Building an Inclusive Future: University of North Dakota Leads the Way in Accessibility and Inclusive Education (And What You Can Do To Prioritize Accessibility At Your Institution)

Four students sitting in a cafeteria and chatting while eating fast food. Behind them is a banner that says “we are leaders, innovators, resilient, forever UND”.

Dara Faul, the associate director of the Teaching Transformation and Development Academy (TTaDA) at the University of North Dakota, is working with multiple units within the university to create a more accessible and inclusive environment for all learners. The TTaDA helps faculty make classroom content more accessible to disabled students, primarily focusing on Universal Design for Learning guidelines and the university’s accessibility solution known as Anthology Ally.

Faul emphasizes the importance of increasing disability awareness in higher education, citing the common misperception that accessibility is only a concern when a formal request is made by a disabled student. She notes that hidden or temporary disabilities can also create barriers to learning, which highlights the importance of universally accessible content. 

However, barriers to accessibility remain due to a tendency towards reactive rather than proactive approaches, and because many faculty members lack the experience or knowledge to effectively support students with disabilities. To address these challenges, the University is actively fostering a culture of accessibility. It is also aspiring to make learning material as inclusive and accessible as possible right from the outset instead of retrofitting later. As part of these efforts, the university has been inspired by the book Academic Ableism, which discusses disability in higher education.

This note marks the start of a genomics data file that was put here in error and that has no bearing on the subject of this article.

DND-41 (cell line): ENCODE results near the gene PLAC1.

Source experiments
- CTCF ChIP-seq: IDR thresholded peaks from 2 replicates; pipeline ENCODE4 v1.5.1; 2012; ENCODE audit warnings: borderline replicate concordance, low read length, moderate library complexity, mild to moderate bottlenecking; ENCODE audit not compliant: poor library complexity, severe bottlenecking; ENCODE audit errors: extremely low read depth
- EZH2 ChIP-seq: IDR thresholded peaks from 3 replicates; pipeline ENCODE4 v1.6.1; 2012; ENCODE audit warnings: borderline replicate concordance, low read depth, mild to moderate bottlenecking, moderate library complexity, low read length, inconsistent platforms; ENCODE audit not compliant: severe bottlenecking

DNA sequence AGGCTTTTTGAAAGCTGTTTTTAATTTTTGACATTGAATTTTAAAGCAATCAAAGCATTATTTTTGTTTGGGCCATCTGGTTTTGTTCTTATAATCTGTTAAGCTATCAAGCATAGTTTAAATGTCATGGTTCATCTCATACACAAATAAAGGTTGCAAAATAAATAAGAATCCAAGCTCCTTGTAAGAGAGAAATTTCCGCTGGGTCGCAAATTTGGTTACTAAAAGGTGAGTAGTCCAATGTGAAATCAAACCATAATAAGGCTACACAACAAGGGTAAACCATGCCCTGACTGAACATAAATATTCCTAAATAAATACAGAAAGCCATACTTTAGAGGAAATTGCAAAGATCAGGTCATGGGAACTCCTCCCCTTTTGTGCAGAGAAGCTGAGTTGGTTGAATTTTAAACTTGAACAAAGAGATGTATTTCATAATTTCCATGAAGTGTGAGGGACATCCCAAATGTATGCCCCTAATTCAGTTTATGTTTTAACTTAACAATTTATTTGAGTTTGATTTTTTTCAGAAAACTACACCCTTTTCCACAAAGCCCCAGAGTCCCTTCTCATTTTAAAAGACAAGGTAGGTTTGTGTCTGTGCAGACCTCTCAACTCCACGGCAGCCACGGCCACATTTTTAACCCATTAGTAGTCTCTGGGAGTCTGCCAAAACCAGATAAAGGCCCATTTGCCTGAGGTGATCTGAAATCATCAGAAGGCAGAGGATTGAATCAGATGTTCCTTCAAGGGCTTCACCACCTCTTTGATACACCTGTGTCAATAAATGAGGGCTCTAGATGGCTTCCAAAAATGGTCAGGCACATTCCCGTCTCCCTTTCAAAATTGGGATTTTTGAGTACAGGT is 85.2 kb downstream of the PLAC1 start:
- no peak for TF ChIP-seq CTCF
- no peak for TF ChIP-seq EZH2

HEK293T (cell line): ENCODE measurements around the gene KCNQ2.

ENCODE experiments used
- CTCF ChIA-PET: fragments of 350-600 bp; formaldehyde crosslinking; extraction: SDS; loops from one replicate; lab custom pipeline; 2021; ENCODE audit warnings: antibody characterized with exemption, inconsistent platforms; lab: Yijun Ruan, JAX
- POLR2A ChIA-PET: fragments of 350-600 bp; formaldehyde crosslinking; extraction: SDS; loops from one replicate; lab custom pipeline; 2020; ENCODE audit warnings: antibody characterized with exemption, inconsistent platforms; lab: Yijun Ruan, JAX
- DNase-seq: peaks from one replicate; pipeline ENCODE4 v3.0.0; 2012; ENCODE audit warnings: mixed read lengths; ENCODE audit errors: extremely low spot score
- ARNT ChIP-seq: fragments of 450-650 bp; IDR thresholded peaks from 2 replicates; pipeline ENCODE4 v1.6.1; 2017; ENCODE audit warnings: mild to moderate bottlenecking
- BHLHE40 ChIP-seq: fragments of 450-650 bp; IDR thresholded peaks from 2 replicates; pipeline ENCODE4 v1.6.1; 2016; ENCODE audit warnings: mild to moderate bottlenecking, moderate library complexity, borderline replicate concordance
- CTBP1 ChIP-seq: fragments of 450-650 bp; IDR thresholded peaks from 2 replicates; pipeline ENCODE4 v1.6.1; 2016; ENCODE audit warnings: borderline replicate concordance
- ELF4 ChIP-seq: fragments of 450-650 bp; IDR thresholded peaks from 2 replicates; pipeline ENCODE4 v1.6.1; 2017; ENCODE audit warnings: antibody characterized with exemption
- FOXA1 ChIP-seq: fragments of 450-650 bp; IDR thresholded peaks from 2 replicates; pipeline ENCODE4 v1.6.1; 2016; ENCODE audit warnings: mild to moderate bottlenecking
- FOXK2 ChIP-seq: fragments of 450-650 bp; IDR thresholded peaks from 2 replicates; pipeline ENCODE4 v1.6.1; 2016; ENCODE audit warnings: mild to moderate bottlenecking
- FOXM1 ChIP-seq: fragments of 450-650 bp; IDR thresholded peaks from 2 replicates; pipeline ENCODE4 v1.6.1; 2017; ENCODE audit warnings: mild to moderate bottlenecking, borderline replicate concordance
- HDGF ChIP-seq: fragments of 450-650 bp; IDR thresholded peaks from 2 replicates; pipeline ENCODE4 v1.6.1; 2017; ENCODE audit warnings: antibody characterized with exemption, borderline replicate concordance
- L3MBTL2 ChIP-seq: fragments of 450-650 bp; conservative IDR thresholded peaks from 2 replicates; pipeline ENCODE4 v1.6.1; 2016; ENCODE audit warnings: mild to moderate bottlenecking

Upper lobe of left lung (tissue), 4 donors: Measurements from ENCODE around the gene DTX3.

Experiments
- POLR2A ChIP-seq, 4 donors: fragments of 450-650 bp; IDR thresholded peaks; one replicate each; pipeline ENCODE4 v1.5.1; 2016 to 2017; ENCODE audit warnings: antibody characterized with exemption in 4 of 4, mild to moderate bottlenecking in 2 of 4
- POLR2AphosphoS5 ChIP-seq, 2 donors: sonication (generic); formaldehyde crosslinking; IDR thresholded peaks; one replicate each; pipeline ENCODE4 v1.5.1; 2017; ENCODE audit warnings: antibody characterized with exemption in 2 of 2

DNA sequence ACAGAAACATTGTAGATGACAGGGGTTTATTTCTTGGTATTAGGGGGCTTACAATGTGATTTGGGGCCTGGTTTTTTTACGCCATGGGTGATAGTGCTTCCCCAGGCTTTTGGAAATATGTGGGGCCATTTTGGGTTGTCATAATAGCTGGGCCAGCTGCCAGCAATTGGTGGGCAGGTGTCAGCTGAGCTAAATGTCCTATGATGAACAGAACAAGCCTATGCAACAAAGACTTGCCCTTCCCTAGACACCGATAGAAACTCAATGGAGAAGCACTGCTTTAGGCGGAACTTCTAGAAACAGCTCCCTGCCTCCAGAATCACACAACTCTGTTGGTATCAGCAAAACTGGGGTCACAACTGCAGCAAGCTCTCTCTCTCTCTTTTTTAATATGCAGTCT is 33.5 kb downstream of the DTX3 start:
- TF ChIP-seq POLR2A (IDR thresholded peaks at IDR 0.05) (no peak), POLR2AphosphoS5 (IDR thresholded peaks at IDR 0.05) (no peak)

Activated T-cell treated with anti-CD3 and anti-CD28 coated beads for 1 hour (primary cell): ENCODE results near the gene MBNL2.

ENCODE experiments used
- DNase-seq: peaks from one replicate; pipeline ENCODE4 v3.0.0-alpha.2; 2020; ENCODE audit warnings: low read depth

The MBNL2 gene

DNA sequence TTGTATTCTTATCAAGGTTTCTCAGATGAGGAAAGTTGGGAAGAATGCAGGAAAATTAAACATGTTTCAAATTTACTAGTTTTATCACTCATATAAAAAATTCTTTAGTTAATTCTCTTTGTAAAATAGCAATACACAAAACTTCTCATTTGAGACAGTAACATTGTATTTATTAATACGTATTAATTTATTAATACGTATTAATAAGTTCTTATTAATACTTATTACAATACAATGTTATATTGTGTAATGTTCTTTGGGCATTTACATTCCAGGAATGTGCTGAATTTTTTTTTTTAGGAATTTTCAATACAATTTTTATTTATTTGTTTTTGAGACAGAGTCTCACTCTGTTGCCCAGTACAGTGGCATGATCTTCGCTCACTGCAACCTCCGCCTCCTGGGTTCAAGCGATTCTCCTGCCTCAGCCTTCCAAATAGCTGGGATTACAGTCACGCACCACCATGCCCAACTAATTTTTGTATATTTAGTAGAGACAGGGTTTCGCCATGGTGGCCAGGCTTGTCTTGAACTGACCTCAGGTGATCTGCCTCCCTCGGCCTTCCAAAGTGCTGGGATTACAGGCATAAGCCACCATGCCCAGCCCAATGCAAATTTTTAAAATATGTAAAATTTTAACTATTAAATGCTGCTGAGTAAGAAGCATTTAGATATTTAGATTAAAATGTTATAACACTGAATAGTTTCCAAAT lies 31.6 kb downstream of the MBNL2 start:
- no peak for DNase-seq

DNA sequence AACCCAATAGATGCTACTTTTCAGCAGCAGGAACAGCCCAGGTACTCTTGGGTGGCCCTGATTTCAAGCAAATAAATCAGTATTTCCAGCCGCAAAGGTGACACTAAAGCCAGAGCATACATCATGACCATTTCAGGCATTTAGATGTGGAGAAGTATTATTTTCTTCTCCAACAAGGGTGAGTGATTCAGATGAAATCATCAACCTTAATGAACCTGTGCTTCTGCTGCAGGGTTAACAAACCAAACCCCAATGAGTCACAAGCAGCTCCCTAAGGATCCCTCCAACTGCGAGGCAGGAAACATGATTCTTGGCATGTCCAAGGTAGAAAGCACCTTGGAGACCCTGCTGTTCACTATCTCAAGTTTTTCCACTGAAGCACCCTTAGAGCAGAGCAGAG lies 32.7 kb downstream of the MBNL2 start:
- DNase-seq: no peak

The university is implementing several initiatives, including the creation of an “accessibility lab” where faculty can learn how to deliver accessible content. The lab, which launched last month, provides resources and trainings on universal design. Faul also mentioned plans to hire an instructional accessibility specialist to foster collaboration between TTaDA and the Accessibility for Students office and promote universal design principles across campus.

Overall, Faul and the University of North Dakota are dedicated to prioritizing accessibility to create a more adaptable and inclusive learning experience for all students.

watch the video below to learn more about what UND’s Office of Community Standards is doing to make accessibility and inclusion a priority.

Source: Forbes

UND is clearly on a progressive path to make inclusion and accessibility a priority on a much larger and transformative scale, but a lot of schools, universities, and other organizations may be much behind or may not have the means to make larger leap in this realm. For those institutions, there are many ways to start small and get some quick wins in. Here are some ideas that may be helpful to get started.

If universities and schools don’t have the resources to implement all the suggested measures at once, they can start small and focus on quick wins that will help make a case for prioritizing accessibility on a larger scale. Here are some practical steps they can take: